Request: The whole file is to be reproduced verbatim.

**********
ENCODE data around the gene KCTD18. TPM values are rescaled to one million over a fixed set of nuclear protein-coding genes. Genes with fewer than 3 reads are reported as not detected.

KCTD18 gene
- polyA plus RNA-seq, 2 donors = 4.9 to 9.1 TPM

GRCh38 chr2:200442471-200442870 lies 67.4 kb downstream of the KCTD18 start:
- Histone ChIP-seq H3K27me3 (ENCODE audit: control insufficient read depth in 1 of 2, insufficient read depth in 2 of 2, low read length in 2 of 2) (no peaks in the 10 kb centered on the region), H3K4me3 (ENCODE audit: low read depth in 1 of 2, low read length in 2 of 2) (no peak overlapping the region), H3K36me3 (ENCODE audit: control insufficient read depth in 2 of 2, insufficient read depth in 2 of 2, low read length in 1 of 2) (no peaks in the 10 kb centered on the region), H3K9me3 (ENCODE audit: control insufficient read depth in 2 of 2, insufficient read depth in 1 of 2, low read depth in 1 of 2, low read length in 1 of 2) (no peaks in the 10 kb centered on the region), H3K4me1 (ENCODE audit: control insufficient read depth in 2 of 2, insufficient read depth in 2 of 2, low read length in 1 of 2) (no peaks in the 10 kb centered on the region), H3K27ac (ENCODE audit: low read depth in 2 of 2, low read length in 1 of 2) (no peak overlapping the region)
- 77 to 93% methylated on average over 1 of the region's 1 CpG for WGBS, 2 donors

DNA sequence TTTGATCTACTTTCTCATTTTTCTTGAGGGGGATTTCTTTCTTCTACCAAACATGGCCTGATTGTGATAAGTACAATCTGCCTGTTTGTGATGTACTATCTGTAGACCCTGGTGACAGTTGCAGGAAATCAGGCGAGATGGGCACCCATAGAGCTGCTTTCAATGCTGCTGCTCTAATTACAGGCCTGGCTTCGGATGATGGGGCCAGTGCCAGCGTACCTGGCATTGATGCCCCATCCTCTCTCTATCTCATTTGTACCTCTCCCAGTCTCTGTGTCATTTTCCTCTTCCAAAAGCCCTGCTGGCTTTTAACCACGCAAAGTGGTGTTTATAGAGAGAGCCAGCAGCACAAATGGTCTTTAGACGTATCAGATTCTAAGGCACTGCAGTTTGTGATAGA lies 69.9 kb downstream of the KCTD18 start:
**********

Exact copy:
ENCODE data around the gene KCTD18. TPM values are rescaled to one million over a fixed set of nuclear protein-coding genes. Genes with fewer than 3 reads are reported as not detected.

KCTD18 gene
- polyA plus RNA-seq, 2 donors = 4.9 to 9.1 TPM

GRCh38 chr2:200442471-200442870 lies 67.4 kb downstream of the KCTD18 start:
- Histone ChIP-seq H3K27me3 (ENCODE audit: control insufficient read depth in 1 of 2, insufficient read depth in 2 of 2, low read length in 2 of 2) (no peaks in the 10 kb centered on the region), H3K4me3 (ENCODE audit: low read depth in 1 of 2, low read length in 2 of 2) (no peak overlapping the region), H3K36me3 (ENCODE audit: control insufficient read depth in 2 of 2, insufficient read depth in 2 of 2, low read length in 1 of 2) (no peaks in the 10 kb centered on the region), H3K9me3 (ENCODE audit: control insufficient read depth in 2 of 2, insufficient read depth in 1 of 2, low read depth in 1 of 2, low read length in 1 of 2) (no peaks in the 10 kb centered on the region), H3K4me1 (ENCODE audit: control insufficient read depth in 2 of 2, insufficient read depth in 2 of 2, low read length in 1 of 2) (no peaks in the 10 kb centered on the region), H3K27ac (ENCODE audit: low read depth in 2 of 2, low read length in 1 of 2) (no peak overlapping the region)
- 77 to 93% methylated on average over 1 of the region's 1 CpG for WGBS, 2 donors

DNA sequence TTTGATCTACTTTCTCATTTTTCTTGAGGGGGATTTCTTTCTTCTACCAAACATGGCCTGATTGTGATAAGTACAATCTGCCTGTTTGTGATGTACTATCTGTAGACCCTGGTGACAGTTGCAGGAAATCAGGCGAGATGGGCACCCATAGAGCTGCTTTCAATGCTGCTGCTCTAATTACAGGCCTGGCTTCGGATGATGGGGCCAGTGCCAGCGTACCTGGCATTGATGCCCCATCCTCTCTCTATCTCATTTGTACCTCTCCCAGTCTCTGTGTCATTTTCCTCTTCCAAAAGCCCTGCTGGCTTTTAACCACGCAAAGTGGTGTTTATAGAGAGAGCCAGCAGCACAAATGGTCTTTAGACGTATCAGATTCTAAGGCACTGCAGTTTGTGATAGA lies 69.9 kb downstream of the KCTD18 start: